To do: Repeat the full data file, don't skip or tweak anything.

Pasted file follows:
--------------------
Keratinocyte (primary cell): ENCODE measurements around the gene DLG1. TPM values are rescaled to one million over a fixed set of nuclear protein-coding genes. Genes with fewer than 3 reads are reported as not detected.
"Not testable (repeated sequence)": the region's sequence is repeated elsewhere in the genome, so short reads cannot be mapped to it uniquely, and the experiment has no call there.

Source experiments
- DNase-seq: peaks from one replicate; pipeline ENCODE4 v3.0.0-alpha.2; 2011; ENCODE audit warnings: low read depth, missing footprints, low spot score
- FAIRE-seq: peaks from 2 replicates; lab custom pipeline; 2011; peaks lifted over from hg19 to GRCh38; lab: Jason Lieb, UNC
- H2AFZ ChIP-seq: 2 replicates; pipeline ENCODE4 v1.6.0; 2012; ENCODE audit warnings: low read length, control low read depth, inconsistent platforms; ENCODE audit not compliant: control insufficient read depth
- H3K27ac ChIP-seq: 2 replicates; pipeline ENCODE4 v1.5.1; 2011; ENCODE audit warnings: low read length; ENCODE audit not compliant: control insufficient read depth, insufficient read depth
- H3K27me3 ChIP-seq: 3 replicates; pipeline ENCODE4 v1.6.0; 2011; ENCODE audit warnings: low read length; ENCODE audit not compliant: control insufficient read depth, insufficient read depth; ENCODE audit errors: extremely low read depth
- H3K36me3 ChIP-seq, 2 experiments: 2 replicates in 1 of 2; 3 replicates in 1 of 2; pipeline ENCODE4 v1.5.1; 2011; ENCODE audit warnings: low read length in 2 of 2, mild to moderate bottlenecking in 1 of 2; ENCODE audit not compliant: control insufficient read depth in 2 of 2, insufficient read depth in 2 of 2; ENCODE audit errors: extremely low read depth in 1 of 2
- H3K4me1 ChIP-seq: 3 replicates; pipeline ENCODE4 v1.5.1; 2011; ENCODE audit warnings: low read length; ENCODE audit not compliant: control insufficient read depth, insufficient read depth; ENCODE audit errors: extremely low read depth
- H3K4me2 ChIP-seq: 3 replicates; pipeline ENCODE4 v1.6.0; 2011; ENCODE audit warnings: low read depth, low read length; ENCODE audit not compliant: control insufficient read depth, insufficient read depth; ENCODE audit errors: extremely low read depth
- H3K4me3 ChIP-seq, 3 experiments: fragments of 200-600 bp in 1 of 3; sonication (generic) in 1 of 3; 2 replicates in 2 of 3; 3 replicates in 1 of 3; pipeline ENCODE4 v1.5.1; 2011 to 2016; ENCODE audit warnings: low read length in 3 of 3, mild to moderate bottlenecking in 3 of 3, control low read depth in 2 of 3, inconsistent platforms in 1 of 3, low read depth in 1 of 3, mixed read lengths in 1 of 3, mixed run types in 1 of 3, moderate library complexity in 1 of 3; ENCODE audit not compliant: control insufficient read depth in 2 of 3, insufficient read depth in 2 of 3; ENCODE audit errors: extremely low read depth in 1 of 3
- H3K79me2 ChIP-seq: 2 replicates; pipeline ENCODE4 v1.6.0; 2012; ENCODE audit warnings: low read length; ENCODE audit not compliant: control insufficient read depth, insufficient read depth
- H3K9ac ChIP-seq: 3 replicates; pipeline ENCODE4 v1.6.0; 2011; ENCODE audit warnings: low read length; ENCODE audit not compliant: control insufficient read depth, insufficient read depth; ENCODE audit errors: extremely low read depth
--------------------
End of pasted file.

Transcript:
Keratinocyte (primary cell): ENCODE measurements around the gene DLG1. TPM values are rescaled to one million over a fixed set of nuclear protein-coding genes. Genes with fewer than 3 reads are reported as not detected.
"Not testable (repeated sequence)": the region's sequence is repeated elsewhere in the genome, so short reads cannot be mapped to it uniquely, and the experiment has no call there.

Source experiments
- DNase-seq: peaks from one replicate; pipeline ENCODE4 v3.0.0-alpha.2; 2011; ENCODE audit warnings: low read depth, missing footprints, low spot score
- FAIRE-seq: peaks from 2 replicates; lab custom pipeline; 2011; peaks lifted over from hg19 to GRCh38; lab: Jason Lieb, UNC
- H2AFZ ChIP-seq: 2 replicates; pipeline ENCODE4 v1.6.0; 2012; ENCODE audit warnings: low read length, control low read depth, inconsistent platforms; ENCODE audit not compliant: control insufficient read depth
- H3K27ac ChIP-seq: 2 replicates; pipeline ENCODE4 v1.5.1; 2011; ENCODE audit warnings: low read length; ENCODE audit not compliant: control insufficient read depth, insufficient read depth
- H3K27me3 ChIP-seq: 3 replicates; pipeline ENCODE4 v1.6.0; 2011; ENCODE audit warnings: low read length; ENCODE audit not compliant: control insufficient read depth, insufficient read depth; ENCODE audit errors: extremely low read depth
- H3K36me3 ChIP-seq, 2 experiments: 2 replicates in 1 of 2; 3 replicates in 1 of 2; pipeline ENCODE4 v1.5.1; 2011; ENCODE audit warnings: low read length in 2 of 2, mild to moderate bottlenecking in 1 of 2; ENCODE audit not compliant: control insufficient read depth in 2 of 2, insufficient read depth in 2 of 2; ENCODE audit errors: extremely low read depth in 1 of 2
- H3K4me1 ChIP-seq: 3 replicates; pipeline ENCODE4 v1.5.1; 2011; ENCODE audit warnings: low read length; ENCODE audit not compliant: control insufficient read depth, insufficient read depth; ENCODE audit errors: extremely low read depth
- H3K4me2 ChIP-seq: 3 replicates; pipeline ENCODE4 v1.6.0; 2011; ENCODE audit warnings: low read depth, low read length; ENCODE audit not compliant: control insufficient read depth, insufficient read depth; ENCODE audit errors: extremely low read depth
- H3K4me3 ChIP-seq, 3 experiments: fragments of 200-600 bp in 1 of 3; sonication (generic) in 1 of 3; 2 replicates in 2 of 3; 3 replicates in 1 of 3; pipeline ENCODE4 v1.5.1; 2011 to 2016; ENCODE audit warnings: low read length in 3 of 3, mild to moderate bottlenecking in 3 of 3, control low read depth in 2 of 3, inconsistent platforms in 1 of 3, low read depth in 1 of 3, mixed read lengths in 1 of 3, mixed run types in 1 of 3, moderate library complexity in 1 of 3; ENCODE audit not compliant: control insufficient read depth in 2 of 3, insufficient read depth in 2 of 3; ENCODE audit errors: extremely low read depth in 1 of 3
- H3K79me2 ChIP-seq: 2 replicates; pipeline ENCODE4 v1.6.0; 2012; ENCODE audit warnings: low read length; ENCODE audit not compliant: control insufficient read depth, insufficient read depth
- H3K9ac ChIP-seq: 3 replicates; pipeline ENCODE4 v1.6.0; 2011; ENCODE audit warnings: low read length; ENCODE audit not compliant: control insufficient read depth, insufficient read depth; ENCODE audit errors: extremely low read depth